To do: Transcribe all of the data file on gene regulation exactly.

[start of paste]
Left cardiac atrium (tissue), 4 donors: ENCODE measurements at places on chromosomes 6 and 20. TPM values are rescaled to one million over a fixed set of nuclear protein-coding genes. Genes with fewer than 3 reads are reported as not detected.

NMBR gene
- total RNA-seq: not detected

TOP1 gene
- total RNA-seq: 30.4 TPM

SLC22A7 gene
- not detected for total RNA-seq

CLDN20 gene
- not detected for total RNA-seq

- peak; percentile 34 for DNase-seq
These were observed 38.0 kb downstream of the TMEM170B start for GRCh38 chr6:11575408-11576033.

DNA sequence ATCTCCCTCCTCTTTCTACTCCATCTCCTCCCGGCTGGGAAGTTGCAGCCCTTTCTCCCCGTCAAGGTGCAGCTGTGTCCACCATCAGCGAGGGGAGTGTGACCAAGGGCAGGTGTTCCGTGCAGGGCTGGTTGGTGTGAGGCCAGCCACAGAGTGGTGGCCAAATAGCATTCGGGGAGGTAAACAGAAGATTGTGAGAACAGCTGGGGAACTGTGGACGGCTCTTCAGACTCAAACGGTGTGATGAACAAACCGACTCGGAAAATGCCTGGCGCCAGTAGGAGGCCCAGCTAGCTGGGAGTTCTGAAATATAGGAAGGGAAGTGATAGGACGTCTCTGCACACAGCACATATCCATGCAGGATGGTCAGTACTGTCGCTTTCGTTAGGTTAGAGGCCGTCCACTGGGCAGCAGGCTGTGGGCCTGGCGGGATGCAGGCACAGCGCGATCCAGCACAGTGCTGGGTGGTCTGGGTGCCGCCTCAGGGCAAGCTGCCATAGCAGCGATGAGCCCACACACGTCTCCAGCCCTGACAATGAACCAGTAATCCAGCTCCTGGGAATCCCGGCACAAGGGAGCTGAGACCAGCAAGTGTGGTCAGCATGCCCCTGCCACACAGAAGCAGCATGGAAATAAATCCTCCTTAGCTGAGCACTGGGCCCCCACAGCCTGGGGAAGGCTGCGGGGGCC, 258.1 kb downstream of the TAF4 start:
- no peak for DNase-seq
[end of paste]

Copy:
Left cardiac atrium (tissue), 4 donors: ENCODE measurements at places on chromosomes 6 and 20. TPM values are rescaled to one million over a fixed set of nuclear protein-coding genes. Genes with fewer than 3 reads are reported as not detected.

NMBR gene
- total RNA-seq: not detected

TOP1 gene
- total RNA-seq: 30.4 TPM

SLC22A7 gene
- not detected for total RNA-seq

CLDN20 gene
- not detected for total RNA-seq

- peak; percentile 34 for DNase-seq
These were observed 38.0 kb downstream of the TMEM170B start for GRCh38 chr6:11575408-11576033.

DNA sequence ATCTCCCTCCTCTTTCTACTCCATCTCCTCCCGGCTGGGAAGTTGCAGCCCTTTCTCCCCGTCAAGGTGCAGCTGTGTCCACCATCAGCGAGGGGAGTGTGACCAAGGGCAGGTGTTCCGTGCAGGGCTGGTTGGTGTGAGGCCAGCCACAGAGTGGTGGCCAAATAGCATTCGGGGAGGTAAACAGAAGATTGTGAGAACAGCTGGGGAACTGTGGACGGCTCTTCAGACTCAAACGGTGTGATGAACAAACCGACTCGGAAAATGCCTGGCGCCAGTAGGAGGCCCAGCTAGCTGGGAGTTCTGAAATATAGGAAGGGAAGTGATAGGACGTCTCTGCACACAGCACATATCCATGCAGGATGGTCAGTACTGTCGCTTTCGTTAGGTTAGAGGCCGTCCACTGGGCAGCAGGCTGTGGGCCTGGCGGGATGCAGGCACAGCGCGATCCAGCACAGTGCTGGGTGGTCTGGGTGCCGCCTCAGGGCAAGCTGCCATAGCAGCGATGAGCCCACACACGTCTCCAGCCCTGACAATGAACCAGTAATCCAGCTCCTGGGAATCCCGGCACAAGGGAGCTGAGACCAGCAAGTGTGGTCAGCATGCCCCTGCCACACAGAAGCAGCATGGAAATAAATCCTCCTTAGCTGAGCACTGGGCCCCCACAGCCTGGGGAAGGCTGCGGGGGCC, 258.1 kb downstream of the TAF4 start:
- no peak for DNase-seq